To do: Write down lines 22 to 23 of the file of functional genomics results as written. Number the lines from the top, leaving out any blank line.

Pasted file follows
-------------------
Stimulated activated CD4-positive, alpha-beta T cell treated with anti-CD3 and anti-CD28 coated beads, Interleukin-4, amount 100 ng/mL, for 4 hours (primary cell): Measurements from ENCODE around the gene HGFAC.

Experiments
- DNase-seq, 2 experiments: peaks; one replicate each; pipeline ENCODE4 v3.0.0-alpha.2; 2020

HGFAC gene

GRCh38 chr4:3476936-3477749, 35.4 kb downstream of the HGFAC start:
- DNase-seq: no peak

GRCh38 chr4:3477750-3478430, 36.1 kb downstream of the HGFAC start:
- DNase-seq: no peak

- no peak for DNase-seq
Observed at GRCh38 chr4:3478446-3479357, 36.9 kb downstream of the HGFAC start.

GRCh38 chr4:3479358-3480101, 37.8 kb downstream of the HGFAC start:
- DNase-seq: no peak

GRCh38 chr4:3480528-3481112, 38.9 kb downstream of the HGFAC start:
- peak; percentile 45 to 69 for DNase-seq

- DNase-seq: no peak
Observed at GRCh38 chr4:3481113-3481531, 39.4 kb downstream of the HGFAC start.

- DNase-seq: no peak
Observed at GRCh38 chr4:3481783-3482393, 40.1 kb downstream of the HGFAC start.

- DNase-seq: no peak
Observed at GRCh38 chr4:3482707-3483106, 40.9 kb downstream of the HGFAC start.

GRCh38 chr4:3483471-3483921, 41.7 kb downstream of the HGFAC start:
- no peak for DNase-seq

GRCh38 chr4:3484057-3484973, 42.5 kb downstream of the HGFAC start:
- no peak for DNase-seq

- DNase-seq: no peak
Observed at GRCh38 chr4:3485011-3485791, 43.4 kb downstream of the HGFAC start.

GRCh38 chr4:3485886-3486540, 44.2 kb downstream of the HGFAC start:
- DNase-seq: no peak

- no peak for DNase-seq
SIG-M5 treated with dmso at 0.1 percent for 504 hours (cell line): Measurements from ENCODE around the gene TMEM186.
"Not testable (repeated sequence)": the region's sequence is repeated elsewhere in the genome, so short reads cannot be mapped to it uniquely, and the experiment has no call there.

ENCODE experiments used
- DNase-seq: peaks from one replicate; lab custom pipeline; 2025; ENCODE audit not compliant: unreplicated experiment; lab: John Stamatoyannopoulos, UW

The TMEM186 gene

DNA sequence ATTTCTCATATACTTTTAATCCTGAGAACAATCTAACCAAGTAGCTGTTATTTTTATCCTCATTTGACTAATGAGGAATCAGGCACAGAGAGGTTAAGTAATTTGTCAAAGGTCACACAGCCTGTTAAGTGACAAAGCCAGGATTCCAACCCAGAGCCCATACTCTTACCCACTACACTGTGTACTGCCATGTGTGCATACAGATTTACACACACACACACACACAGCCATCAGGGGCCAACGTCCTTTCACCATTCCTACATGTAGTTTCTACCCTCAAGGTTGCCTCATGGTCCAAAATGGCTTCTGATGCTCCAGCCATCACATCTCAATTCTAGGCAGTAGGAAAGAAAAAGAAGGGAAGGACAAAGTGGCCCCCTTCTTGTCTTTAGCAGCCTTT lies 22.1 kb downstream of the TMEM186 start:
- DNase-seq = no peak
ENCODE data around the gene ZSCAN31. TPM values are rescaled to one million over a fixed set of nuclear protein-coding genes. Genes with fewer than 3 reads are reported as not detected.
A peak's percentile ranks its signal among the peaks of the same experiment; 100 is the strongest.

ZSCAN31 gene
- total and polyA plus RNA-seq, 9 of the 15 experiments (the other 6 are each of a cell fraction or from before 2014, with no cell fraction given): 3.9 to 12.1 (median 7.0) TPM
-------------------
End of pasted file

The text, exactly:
- no peak for DNase-seq

GRCh38 chr4:3484057-3484973, 42.5 kb downstream of the HGFAC start: